Group Areas Act Analysis

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What was the significance of the Group Areas Act of 1950?
How the Act was created and what it meant.
The National Party, which was elected in 1948 had a plan for the future of South Africa. Their plan was to implement a policy of racial separation and white supremacy, commonly known as Apartheid. The act was passed in April 1950. The goal of the "separate development" was to control the labour needed for industrial development , eliminate mixed neighbourhoods and to control the movement and life of non-white South Africans. This meant that all South Africans were forced to live in separate areas from each other.
The Group Areas Act, or the GAA, created the legal framework to allow the government to establish neighbourhoods into different 'racial group areas', where only people of a particular race were able to live there. The effect of the GAA was devastating as it evacuated thousands of people from their homes, which resulted in families, friends, and communities breaking up. This happened because the law enabled the government to demolish all the houses there and displace everyone who was not part of that specific group. For example, if an area was white area, all non-white people could no longer live there. The GAA continued to add more restrictions on people's lives, but this was one of the first drastic rights infringements for the non-white populations as it was seen as the “cornerstone” of the Apartheid policy.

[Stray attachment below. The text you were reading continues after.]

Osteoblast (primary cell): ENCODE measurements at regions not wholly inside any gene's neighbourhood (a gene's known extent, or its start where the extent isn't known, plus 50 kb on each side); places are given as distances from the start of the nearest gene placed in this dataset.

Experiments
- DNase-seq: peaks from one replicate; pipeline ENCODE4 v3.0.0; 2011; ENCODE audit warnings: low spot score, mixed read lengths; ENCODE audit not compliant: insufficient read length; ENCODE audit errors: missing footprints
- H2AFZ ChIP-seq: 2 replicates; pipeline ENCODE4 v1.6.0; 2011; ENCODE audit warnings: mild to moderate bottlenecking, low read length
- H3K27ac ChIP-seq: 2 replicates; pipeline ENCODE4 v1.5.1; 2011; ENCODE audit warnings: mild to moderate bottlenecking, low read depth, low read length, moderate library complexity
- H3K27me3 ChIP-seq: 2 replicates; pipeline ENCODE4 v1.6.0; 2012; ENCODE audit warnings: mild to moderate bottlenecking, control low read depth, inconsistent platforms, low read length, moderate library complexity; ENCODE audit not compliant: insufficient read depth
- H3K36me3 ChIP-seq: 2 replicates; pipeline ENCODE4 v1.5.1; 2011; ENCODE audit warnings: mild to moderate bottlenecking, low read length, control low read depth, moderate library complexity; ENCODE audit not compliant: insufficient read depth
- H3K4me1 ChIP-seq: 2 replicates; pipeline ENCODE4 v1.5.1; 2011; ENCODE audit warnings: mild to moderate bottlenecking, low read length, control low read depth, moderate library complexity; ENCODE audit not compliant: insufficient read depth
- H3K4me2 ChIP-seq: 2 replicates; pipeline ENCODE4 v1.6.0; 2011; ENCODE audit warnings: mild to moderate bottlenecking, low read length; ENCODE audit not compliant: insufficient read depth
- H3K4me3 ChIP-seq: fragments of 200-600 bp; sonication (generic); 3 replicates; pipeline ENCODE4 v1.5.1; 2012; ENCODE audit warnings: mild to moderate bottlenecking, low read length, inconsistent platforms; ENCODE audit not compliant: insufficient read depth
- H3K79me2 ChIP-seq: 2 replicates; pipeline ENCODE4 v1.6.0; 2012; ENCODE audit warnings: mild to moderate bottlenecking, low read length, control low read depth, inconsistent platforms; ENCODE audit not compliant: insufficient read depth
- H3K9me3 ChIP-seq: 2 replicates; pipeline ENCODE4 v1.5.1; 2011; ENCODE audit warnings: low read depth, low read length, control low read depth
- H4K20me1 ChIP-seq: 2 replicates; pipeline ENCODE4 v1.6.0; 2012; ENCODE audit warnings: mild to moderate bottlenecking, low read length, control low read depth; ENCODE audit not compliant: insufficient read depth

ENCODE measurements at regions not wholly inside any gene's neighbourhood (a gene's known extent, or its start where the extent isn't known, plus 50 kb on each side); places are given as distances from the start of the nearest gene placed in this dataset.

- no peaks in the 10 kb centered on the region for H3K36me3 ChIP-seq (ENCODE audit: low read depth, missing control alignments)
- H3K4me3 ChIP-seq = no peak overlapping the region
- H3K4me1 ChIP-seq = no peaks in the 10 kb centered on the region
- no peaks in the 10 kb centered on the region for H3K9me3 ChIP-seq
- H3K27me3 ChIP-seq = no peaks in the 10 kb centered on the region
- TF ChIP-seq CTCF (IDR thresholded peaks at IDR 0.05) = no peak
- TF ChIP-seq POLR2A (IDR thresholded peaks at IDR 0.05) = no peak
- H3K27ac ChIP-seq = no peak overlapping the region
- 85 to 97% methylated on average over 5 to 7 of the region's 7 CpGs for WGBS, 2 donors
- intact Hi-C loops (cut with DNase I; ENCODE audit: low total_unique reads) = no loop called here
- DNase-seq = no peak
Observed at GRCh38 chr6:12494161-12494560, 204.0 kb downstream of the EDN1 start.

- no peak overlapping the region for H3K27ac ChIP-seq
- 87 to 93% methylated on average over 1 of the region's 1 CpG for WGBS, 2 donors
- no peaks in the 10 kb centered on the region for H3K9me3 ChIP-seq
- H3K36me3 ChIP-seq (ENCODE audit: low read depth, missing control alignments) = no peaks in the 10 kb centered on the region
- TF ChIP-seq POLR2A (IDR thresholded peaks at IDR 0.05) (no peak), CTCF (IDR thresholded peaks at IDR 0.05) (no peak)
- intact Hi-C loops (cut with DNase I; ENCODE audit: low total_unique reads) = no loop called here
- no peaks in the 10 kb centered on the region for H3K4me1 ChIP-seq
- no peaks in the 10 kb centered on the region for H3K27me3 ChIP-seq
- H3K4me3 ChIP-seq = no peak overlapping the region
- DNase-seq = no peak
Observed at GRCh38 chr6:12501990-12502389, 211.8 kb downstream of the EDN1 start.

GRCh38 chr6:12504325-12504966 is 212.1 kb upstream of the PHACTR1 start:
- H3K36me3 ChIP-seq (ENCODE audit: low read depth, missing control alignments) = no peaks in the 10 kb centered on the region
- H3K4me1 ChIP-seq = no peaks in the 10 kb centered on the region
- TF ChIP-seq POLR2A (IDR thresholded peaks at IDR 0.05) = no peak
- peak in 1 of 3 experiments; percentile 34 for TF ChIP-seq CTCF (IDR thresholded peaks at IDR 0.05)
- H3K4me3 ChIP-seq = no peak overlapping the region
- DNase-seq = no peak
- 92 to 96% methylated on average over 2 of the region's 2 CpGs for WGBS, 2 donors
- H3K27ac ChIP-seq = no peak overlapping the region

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The 1980s-1990s was a decade where the resistance of Apartheid accumulated a large amount of supporters. Although, resistance to apartheid came in different forms, from non-violent demonstrations, protests and strikes to political action and eventually to armed
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